“It's a pro-worker bill and it's a pro-business bill in that ... over time it will enable us to attract more business and create jobs in the state of Florida by having a uniform system rather than a patchwork quilt of regulations throughout the state,” Bradley said.

Under the bill, counties could enact ordinances allowing them to mediate disputes and potentially resolve them before proceeding to court. Counties could also help workers cover court filing fees.

Workers who win in court would receive their unpaid wages and get their legal costs covered, Bradley said.

The Florida Retail Federation (FRF), an opponent of the Miami-Dade wage-theft model, supports Bradley's bill and feels a consistent, statewide solution utilizing the county court system is best, said Samantha Padgett, general counsel for the FRF.

She said the FRF approached Bradley about their wage-theft concerns, prompting the creation of Senate Bill 1216.

The FRF prefers Palm Beach County's court-based system to Miami-Dade County's hearing-officer method. It would be challenging to establish a statewide adjudication system based on Miami-Dade's approach because of financial concerns, Padgett said. The state would need to develop standard rules and oversee its implementation, Padgett said.

“We have a working court system. It's not perfect, but it's the one that applies to all of us,” she said. “Our feeling is to use what's available to us right now.”

Bradley said he would prefer the Alachua County Commission wait until the state legislative session concludes before establishing an ordinance. Then commissioners will know if Bradley's bill succeeds and they can proceed accordingly.

While Tattersall agrees a statewide solution would work best, he said Bradley's bill would be problematic.

“The reason why it's a bad bill is because it takes a court system that's not very effective right now and it throws people into it, and that's their only chance of redress,” he said.

The business side

Alachua County's wage-theft discussion has elicited praise and concern among local businesspeople.

Maya Velesko, co-owner of The Jones Eastside and The Jones B-side, said she has always paid her restaurants' employees a fair living wage.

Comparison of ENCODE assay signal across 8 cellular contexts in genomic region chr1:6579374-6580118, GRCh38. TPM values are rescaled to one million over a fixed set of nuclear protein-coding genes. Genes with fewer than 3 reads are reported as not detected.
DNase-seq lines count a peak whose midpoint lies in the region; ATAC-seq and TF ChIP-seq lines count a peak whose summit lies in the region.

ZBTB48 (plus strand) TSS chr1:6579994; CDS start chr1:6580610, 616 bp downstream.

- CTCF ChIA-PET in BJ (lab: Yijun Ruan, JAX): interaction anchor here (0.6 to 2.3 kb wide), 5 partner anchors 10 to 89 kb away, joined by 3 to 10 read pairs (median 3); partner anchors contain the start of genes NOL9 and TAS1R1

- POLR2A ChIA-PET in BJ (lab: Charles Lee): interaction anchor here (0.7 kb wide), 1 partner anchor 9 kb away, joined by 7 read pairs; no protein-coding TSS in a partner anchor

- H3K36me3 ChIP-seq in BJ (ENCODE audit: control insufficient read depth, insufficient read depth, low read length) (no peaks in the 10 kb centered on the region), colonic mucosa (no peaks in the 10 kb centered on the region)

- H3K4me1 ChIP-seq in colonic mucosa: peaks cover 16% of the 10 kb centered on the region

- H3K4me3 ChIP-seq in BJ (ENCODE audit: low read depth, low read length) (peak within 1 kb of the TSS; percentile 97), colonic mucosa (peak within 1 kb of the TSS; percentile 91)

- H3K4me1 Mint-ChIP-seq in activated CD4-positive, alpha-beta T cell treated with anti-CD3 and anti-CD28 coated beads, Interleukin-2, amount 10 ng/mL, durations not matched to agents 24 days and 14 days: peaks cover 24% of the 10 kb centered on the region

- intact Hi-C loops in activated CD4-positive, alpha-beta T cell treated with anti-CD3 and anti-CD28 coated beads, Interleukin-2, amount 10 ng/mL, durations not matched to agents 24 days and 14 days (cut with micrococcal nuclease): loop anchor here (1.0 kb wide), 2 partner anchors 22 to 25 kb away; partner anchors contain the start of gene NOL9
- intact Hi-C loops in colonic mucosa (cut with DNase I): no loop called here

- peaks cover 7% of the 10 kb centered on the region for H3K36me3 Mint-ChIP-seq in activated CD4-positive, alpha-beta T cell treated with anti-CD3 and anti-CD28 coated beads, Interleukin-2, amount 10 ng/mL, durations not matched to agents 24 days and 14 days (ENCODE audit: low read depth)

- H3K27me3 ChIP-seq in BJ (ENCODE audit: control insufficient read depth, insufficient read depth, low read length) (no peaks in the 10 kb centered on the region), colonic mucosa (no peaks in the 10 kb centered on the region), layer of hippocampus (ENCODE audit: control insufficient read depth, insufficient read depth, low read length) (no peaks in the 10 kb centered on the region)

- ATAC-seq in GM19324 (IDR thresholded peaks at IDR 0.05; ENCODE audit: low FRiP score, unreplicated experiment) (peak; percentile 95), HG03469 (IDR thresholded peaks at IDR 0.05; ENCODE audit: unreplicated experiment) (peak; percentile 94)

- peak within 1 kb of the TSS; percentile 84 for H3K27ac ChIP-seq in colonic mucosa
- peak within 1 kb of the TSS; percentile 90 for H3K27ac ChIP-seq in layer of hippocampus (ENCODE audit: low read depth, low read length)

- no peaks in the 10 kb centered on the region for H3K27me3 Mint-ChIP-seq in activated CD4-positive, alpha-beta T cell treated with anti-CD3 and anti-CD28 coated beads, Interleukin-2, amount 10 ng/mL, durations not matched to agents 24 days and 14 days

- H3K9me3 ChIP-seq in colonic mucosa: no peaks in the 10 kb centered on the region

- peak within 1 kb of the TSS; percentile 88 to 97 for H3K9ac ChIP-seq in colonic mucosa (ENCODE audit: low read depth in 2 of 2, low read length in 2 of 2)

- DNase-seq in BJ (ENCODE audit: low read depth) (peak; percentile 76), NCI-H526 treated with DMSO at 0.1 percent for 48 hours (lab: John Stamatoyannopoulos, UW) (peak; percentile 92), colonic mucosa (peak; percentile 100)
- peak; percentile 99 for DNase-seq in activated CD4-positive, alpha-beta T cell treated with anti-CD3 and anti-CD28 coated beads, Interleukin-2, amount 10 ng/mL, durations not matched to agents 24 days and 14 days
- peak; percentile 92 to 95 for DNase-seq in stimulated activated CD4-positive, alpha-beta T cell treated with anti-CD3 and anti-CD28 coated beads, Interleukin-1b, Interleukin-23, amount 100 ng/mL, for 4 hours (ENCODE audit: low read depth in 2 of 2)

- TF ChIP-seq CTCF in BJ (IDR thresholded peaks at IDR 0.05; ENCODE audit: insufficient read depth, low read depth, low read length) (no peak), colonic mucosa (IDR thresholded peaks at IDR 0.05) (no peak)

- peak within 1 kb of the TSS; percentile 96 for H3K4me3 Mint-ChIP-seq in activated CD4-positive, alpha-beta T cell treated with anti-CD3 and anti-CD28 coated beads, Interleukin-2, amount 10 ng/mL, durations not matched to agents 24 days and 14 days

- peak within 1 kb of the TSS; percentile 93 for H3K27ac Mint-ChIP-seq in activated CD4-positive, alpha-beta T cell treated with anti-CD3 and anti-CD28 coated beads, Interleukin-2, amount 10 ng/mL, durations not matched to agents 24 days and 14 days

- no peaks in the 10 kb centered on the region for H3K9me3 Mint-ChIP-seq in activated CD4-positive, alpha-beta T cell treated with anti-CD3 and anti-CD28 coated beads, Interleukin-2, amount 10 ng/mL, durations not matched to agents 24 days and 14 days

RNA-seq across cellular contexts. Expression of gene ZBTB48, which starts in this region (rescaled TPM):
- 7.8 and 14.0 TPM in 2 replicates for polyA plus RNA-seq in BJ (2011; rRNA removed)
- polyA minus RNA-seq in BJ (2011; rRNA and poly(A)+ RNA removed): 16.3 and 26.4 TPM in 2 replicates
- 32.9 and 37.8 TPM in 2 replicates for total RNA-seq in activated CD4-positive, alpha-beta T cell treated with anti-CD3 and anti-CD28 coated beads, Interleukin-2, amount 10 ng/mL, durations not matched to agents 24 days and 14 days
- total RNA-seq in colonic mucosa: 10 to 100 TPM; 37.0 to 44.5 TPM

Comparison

“I don't have any fear of the impact of these ordinances going in because I know I'm on the right side of things,” she said.

Velesko thinks wage theft should be handled through the county because people won't get as tied up in bureaucracy as they would at higher levels of government.

Tim Rogers, project manager for the Alachua County office of Miller Electric Company, said stronger enforcement would help employers who face competition from businesses with unfair wage practices.

A county ordinance also would keep business owners honest by dampening the temptation to engage in wage theft to cut costs, he said. While some employers will still break the rules, ones who are generally honest but susceptible to that temptation would be deterred, he said.

“Yes, there's going to be problems with it. But if we never did anything, it'll just be what it always is,” Rogers said. “Is it the end of the world if it doesn't pass? No. But I think it would be a help.”

Some business owners, however, worry about the negative impact a wage-theft ordinance could have on their companies.

State Rep. Keith Perry, president of Perry Roofing, expressed concern that the Miami-Dade wage-theft method could place additional burdens on small businesses facing unfounded worker complaints.

He said he believes people should continue to handle wage theft through the current federal and court processes.

“If we didn't have existing laws, if we didn't have existing rights in the court now, then I'd say this would be absolutely necessary,” he said of a county ordinance.

Perry said he would prefer the county educate people about their rights rather than set up what he considers a “one-sided, unjust system” that doesn't provide equal protections for employer and employee.

“You cannot have an ordinance that's written just to protect one side of an equation,” he said.

Contact Morgan Watkins 338-3104 or morgan.watkins@gvillesun.com.